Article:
FAQs on Mycorrhizal Fungi:
What are mycorrhizae?
Mycorrhizae are mutualistic relationships between soil fungus and plant roots. Scientist tell us that the relationship has been around for 400 million years although discovered in 1845 by a scientist in Germany.
Where can the introduction of mycorrhizal fungi with roots have the greatest effect?
In disturbed soils, the kinds found in landscape projects, restoration, new grove/orchards, and mine reclamation sites.
Is there mycorrhizae in the plants that I buy at the nursery?
Probably not. Even if there was a mycorrhizal fungi present in nursery stock the species that would thrive in a nursery setting would probably offer little benefit in a real world landscape, restoration, or forestry planting.
What about field grown plant materials — would they have beneficial mycorrhizal fungi associated with the roots?
Again, practices generally are geared to high production to turn inventories. Under highly managed operations any mycorrhizal fungi present would be poorly adapted to “real world” conditions found at out planting sites.
Are multi-species mycorrhizal inoculants really necessary?
Multiple species are very important because they increase the odds significantly that one of the selected species will prosper with the roots and multiply quickly.
Since mycorrhizal fungi may be present in the soil anyway why should I inoculate my transplants?
Although mycorrhizal fungi may be present the types (species) may not be the most effective for the plant species that is being planted. The introduction of diverse species at the time of planting greatly enhances the probability of successful colonization of the roots to take advantage of all of the benefits of mycorrhizal roots.
When buying an inoculant for mycorrhiza is the number of spores important?
Yes, the number of spores can be important, but more important is the degree of infectivity present in an inoculant. How effective an inoculant is depends on how rapid it can cause colonization of the root system. Spores tend to be the least infective of fungal parts in the genus Glomus (which comprise the majority of commercially available inoculants). Hyphal fragments are most infective, followed by mycorrhizal root fragments. All three infective components are referred to as propagules by INVAM. Make sure that the species used in the inoculant are diverse and have been proven to be effective over wide ranges of plant species, pH, and soil types. (DIEHARD™ species are proven — see a 40+ page reference list.) Consumers can be fooled by companies that claim high spore count but use weak, or ineffective spores, in the count that are easy to reproduce to achieve spore count specifications. Some spores too offer little potential for good colonization but the propagules of these species are the real potential partner to begin the colonization process. So, unfortunately, the answer to the question is both yes and no. The key here is to work with a company that has established itself in the market from top to bottom with high standards of products, customer service, and an honest effort to be a legitimate business partner with your company. Too often you can get sucked in with four-color advertising and fancy literature, but beyond the window dressing is a company out to take your money and give you junk — packaged in a pretty box!! It’s a fact that one company claims it product consists only of spores and that makes it the best product on the market, when in fact the company’s products are weak at best and when compared to other products are not superior and usually inferior. Know whom you're dealing with. Ask for references.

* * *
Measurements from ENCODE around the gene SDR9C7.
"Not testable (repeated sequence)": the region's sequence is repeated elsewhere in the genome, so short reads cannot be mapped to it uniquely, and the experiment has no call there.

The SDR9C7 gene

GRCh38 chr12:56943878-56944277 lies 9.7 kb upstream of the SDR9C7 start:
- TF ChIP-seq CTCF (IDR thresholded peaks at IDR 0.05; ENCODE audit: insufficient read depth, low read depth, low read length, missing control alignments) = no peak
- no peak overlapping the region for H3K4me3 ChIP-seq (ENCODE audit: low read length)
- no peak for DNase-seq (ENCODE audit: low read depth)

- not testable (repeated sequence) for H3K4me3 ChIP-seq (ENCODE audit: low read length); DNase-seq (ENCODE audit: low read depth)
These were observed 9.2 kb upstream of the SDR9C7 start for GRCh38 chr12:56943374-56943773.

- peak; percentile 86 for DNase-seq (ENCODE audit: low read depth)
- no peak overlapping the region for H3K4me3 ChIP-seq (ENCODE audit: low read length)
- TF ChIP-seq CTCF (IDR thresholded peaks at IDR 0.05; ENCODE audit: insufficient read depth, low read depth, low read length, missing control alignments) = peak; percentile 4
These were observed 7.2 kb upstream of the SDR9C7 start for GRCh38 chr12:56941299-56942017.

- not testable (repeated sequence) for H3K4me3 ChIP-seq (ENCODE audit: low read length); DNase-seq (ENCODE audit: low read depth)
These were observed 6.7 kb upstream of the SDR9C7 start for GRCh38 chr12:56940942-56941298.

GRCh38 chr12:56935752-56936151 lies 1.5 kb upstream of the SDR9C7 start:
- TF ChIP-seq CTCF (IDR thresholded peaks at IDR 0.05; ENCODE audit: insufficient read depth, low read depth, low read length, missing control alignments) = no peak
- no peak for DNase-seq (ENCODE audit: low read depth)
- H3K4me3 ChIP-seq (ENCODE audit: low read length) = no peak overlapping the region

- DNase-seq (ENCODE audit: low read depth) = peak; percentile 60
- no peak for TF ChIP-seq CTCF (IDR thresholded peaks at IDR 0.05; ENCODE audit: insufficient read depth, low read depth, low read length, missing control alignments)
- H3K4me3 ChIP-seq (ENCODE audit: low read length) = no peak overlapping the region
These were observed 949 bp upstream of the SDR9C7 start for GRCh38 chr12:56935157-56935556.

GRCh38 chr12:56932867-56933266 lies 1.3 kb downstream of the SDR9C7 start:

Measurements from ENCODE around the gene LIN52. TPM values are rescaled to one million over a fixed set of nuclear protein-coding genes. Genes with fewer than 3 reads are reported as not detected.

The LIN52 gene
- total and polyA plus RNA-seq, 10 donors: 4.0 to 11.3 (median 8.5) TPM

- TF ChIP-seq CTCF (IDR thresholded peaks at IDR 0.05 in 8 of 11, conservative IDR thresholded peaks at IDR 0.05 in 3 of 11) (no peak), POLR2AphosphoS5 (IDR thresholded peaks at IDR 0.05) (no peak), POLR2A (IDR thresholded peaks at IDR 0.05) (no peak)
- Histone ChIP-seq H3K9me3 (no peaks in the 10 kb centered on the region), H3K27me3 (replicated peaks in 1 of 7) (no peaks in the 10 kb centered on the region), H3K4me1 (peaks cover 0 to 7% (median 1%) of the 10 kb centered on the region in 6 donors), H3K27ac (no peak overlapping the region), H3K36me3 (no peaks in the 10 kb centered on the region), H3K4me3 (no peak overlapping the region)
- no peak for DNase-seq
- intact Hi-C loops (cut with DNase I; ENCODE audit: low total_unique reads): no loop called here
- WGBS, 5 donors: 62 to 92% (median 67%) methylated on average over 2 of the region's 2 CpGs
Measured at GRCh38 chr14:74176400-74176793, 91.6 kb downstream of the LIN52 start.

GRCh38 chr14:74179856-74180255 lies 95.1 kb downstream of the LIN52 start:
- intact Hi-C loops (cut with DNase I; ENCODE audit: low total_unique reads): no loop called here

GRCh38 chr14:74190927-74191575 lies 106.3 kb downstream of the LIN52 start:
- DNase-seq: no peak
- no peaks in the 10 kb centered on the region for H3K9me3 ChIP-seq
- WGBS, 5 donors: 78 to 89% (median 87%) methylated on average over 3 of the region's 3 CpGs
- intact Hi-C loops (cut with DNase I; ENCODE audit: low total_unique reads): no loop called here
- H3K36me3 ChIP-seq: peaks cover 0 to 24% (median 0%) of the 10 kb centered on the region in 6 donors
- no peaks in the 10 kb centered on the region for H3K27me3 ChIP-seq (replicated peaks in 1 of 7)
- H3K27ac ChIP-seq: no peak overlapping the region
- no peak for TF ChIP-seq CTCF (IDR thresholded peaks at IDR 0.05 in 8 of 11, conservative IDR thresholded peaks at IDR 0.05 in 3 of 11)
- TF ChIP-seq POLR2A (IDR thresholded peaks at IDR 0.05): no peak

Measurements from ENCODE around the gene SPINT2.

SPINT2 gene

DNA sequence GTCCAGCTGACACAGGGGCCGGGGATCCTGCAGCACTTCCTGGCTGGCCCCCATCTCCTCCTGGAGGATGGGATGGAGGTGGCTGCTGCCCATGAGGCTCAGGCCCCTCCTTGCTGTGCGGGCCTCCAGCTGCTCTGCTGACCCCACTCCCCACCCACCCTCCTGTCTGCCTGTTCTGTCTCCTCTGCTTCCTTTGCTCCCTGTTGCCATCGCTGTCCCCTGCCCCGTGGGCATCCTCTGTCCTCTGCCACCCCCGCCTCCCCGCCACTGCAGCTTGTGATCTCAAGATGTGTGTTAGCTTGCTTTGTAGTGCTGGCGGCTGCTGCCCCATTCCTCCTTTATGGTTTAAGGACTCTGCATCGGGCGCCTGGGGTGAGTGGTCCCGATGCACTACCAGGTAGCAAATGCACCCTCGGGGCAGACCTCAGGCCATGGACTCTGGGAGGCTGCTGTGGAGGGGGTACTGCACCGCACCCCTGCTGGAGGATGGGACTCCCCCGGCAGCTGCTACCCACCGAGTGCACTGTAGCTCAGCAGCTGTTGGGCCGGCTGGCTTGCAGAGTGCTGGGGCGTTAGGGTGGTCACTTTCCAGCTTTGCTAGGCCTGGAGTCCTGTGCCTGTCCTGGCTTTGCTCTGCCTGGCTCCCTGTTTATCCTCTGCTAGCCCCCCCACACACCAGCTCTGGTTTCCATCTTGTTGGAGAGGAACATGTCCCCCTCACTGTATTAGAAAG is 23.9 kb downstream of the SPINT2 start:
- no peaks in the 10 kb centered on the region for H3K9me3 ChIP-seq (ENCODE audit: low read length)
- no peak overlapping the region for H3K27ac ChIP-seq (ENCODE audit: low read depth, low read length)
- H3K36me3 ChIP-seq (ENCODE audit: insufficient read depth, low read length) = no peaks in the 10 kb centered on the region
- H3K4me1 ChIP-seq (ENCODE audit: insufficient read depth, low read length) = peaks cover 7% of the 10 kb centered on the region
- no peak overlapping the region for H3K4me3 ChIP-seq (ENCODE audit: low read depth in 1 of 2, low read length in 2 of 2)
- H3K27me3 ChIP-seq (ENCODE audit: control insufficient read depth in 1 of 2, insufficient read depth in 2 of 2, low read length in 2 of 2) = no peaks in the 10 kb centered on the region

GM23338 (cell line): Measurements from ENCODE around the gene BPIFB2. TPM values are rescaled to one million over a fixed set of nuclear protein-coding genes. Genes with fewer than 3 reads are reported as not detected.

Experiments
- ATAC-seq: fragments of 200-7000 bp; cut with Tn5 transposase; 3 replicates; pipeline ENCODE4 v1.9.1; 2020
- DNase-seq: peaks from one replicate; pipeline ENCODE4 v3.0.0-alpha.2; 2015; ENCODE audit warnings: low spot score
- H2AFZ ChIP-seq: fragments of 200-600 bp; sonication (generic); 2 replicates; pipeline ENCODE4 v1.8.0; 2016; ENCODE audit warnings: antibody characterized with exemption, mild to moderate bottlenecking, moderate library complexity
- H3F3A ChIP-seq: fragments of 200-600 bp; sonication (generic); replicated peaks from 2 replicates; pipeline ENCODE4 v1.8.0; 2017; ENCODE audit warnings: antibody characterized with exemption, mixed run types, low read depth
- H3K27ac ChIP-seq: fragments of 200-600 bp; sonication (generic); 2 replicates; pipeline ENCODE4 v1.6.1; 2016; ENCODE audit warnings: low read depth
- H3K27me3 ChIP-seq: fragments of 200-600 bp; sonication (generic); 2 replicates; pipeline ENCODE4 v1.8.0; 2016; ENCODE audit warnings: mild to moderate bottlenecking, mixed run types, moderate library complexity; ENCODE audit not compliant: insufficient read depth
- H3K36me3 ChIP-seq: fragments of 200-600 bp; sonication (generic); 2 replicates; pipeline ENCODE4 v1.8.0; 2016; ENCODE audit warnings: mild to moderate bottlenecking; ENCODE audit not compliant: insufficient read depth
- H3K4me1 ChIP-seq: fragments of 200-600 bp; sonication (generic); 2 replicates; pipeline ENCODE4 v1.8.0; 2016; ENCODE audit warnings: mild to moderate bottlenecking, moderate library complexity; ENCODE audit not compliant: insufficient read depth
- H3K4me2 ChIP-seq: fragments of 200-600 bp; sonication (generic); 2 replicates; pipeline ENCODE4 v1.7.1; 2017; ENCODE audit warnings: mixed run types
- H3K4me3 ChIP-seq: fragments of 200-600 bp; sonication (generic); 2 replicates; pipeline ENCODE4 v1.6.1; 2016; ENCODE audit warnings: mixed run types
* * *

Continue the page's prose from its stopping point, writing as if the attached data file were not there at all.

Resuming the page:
Lastly, some strains such as Glomus deserticola, Glomus microaggregatum, Glomus mosseae, and sometime Glomus intraradices produce clusters of spores very (like a popcorn ball”. Most of time, Glomus deserticola and Glomus microaggregatum produce clusters with as many as 500 spores minimum stuck together. Glomus mosseae produce external sporocarps (5-10 spores inside) or external clusters of "young spores" and Glomus dussii produce external sporocarps (containing hundred of very small spores) and also external spores entrapped within the external mycelium. Glomus intraradices produce large quantity of INTERNAL spores inside the root (hundred spores /cm of root can be counted sometime). All these "natural occurring” sporulation configurations are considered for the counting spores.
Endomycorrhizaes are not Ecto and this difference must be considered.
The most important aspect is the standardization of the product and the efficiency and quality.
If I am planting like type plants in an established setting is the use of a mycorrhizae inoculant still necessary?
Use of an inoculant here is probably not necessary although research shows that the species of mycorrhizal fungi most effective with young plants may be different than the species most effective with mature plants of the same plant species.
What differences are there between commercial suppliers available?
There are presently a dozen, or more, suppliers of mycorrhizal products. The differences are typical of what one would expect. There are two or three with good products, four or five with "so-so" products and three or four with real "dogs". Our advise to you is to ASK THE SUPPLIER FOR REFERENCES. If they can't give you references that you can RELATE to, or that you've at least heard of, then that speaks volumes about the company. If they give you some homeowner in Portland, OR that used the product with tomatoes and got really good results - who really cares if you're and arborist in New York! Hey come on, you're in business. Ask questions and decide on your own. . .